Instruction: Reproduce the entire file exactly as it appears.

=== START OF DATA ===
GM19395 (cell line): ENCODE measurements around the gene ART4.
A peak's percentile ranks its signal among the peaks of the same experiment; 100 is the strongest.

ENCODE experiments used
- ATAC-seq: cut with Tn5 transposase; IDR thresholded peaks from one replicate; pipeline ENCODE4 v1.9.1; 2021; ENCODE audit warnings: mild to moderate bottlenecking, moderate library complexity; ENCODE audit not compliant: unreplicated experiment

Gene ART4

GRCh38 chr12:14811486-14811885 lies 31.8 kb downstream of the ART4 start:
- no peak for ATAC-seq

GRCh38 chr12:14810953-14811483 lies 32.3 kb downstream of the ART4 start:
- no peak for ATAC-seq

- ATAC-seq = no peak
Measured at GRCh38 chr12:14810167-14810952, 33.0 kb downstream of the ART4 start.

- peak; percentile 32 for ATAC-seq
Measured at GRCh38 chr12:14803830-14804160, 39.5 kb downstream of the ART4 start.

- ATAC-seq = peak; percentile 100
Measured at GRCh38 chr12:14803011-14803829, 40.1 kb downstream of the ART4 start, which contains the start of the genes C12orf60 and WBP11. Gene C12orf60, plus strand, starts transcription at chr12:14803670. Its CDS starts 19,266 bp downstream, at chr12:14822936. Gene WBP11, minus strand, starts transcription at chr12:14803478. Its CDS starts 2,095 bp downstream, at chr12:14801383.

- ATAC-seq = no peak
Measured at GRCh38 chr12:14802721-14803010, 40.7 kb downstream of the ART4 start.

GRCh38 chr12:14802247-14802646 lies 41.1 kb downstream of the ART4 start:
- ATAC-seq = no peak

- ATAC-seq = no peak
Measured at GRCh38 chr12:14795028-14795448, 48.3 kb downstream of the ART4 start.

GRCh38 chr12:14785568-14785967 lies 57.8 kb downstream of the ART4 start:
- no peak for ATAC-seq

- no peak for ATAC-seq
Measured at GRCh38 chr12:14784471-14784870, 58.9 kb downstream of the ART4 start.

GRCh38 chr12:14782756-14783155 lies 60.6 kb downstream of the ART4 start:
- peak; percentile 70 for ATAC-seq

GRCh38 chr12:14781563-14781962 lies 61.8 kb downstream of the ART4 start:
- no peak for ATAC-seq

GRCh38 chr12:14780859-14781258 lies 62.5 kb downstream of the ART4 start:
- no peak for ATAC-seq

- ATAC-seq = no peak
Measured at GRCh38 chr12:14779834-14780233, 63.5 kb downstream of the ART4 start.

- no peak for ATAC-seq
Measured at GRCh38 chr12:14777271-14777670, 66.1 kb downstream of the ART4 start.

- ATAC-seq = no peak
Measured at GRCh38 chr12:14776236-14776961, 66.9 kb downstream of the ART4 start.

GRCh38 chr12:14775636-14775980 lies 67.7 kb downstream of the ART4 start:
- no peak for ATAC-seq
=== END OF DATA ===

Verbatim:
GM19395 (cell line): ENCODE measurements around the gene ART4.
A peak's percentile ranks its signal among the peaks of the same experiment; 100 is the strongest.

ENCODE experiments used
- ATAC-seq: cut with Tn5 transposase; IDR thresholded peaks from one replicate; pipeline ENCODE4 v1.9.1; 2021; ENCODE audit warnings: mild to moderate bottlenecking, moderate library complexity; ENCODE audit not compliant: unreplicated experiment

Gene ART4

GRCh38 chr12:14811486-14811885 lies 31.8 kb downstream of the ART4 start:
- no peak for ATAC-seq

GRCh38 chr12:14810953-14811483 lies 32.3 kb downstream of the ART4 start:
- no peak for ATAC-seq

- ATAC-seq = no peak
Measured at GRCh38 chr12:14810167-14810952, 33.0 kb downstream of the ART4 start.

- peak; percentile 32 for ATAC-seq
Measured at GRCh38 chr12:14803830-14804160, 39.5 kb downstream of the ART4 start.

- ATAC-seq = peak; percentile 100
Measured at GRCh38 chr12:14803011-14803829, 40.1 kb downstream of the ART4 start, which contains the start of the genes C12orf60 and WBP11. Gene C12orf60, plus strand, starts transcription at chr12:14803670. Its CDS starts 19,266 bp downstream, at chr12:14822936. Gene WBP11, minus strand, starts transcription at chr12:14803478. Its CDS starts 2,095 bp downstream, at chr12:14801383.

- ATAC-seq = no peak
Measured at GRCh38 chr12:14802721-14803010, 40.7 kb downstream of the ART4 start.

GRCh38 chr12:14802247-14802646 lies 41.1 kb downstream of the ART4 start:
- ATAC-seq = no peak

- ATAC-seq = no peak
Measured at GRCh38 chr12:14795028-14795448, 48.3 kb downstream of the ART4 start.

GRCh38 chr12:14785568-14785967 lies 57.8 kb downstream of the ART4 start:
- no peak for ATAC-seq

- no peak for ATAC-seq
Measured at GRCh38 chr12:14784471-14784870, 58.9 kb downstream of the ART4 start.

GRCh38 chr12:14782756-14783155 lies 60.6 kb downstream of the ART4 start:
- peak; percentile 70 for ATAC-seq

GRCh38 chr12:14781563-14781962 lies 61.8 kb downstream of the ART4 start:
- no peak for ATAC-seq

GRCh38 chr12:14780859-14781258 lies 62.5 kb downstream of the ART4 start:
- no peak for ATAC-seq

- ATAC-seq = no peak
Measured at GRCh38 chr12:14779834-14780233, 63.5 kb downstream of the ART4 start.

- no peak for ATAC-seq
Measured at GRCh38 chr12:14777271-14777670, 66.1 kb downstream of the ART4 start.

- ATAC-seq = no peak
Measured at GRCh38 chr12:14776236-14776961, 66.9 kb downstream of the ART4 start.

GRCh38 chr12:14775636-14775980 lies 67.7 kb downstream of the ART4 start:
- no peak for ATAC-seq